Location: Water Quality and Ecology ResearchTitle: Vegetation and Residence Time Interact to Influence Metabolism and Net Nutrient Uptake in Experimental Agricultural Drainage Systems
|NIFONG, RACHEL - US Department Of Agriculture (USDA)|
Submitted to: Water
Publication Type: Peer Reviewed Journal
Publication Acceptance Date: 5/13/2021
Publication Date: 5/19/2021
Citation: Nifong, R.L., Taylor, J.M. 2021. Vegetation and residence time interact to influence metabolism and nutrient assimilation in experimental agricultural drainage systems. Water. https://doi.org/10.3390/w13101416.
Interpretive Summary: Excess nutrients from wastewater and agricultural runoff threaten freshwater and marine ecosystems around the world. In response to this threat, agricultural and ecological researchers are expending considerable efforts to develop and implement best management practices that reduce nutrient impacts to critical water resources. One approach is allowing vegetation to grow and increasing hydraulic residence in agricultural ditches to increase potential environmental benefits, including nutrient removal. Here we tested the combined effects of vegetation and increasing residence time on nutrient uptake in experimental agricultural ditches. We found higher metabolic activity of bacteria, algae and plants in vegetated ditches which resulted in higher nutrient removal from water flowing through ditches. In short, this study emphasizes the utility of vegetation in nutrient processing in drainage ditches. Our results provide strong support for establishing vegetation in agricultural drainage ditches to reduce nutrient loss to downstream ecosystems impacted by excess nutrient runoff, including the Gulf of Mexico, and should be of interest to farmers, regulatory agencies, and landowners.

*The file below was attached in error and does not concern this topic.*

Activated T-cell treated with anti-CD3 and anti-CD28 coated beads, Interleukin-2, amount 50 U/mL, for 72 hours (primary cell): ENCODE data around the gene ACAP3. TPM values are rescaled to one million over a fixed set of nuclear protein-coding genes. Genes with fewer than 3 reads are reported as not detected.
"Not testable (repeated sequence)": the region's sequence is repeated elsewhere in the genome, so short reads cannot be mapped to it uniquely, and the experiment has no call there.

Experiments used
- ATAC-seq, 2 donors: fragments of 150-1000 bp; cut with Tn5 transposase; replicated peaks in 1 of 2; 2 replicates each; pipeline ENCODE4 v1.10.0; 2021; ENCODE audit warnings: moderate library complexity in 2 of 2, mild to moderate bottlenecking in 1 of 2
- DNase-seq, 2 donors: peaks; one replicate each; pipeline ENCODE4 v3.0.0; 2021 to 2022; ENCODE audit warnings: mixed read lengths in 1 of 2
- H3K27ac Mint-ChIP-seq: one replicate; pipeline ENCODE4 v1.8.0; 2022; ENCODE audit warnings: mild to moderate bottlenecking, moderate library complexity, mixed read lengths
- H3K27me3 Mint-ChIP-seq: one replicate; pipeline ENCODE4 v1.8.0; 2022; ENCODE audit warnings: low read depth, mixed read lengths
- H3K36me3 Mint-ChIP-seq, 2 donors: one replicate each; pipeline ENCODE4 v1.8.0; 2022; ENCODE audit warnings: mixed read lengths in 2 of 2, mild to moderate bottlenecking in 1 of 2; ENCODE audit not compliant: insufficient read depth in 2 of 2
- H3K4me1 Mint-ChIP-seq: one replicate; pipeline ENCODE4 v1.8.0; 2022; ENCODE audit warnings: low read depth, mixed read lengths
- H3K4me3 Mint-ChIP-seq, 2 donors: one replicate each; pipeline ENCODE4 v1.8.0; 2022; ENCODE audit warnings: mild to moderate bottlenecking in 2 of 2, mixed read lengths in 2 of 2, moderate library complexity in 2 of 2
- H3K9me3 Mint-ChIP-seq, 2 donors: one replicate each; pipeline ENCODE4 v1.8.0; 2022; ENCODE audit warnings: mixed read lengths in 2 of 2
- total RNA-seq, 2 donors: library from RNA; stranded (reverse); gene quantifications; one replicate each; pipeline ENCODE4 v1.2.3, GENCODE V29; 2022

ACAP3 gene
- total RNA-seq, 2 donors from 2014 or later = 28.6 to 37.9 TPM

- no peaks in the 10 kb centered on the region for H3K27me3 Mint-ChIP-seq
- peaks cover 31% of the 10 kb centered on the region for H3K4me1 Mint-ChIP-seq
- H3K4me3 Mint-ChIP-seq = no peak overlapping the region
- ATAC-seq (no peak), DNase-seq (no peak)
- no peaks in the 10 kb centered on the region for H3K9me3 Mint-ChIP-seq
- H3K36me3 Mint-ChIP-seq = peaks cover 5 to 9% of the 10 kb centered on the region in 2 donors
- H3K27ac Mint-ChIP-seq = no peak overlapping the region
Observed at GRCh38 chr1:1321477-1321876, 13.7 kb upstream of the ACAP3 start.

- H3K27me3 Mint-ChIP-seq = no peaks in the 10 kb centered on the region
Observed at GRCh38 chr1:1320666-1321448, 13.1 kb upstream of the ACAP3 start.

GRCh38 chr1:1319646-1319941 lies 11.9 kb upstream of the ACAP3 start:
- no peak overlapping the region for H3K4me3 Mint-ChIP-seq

Technical Abstract: Agricultural drainage networks within the Lower Mississippi River Basin (LMRB) have potential to attenuate nutrient loading to downstream aquatic ecosystems through best management practices. Nutrient uptake (Nitrogen, Phosphorus), gross primary production (GPP), ecosystem respiration (ER), and denitrification rates were estimated using a combination of sensor measurements and hourly discrete samples for dissolved nutrients and gases at three hydraulic residence times (2, 4, and 6 h) in 3 vegetated and 3 unvegetated ditches. We also measured vegetation and soil nutrient content. GPP and ER were significantly higher in vegetated drainages and increasing hydraulic residence time increased respiration rates. Shorter hydraulic residence times were associated with increased uptake rates for both N and P, and vegetation increased N uptake rates in all hydraulic residence time (HRT) treatments. Vegetation and sediment assimilated N and P over the course of the experiment. Overall, our experimental results demonstrate the strong role of emergent vegetation in nutrient retention and removal processes in agricultural drainage ditch networks.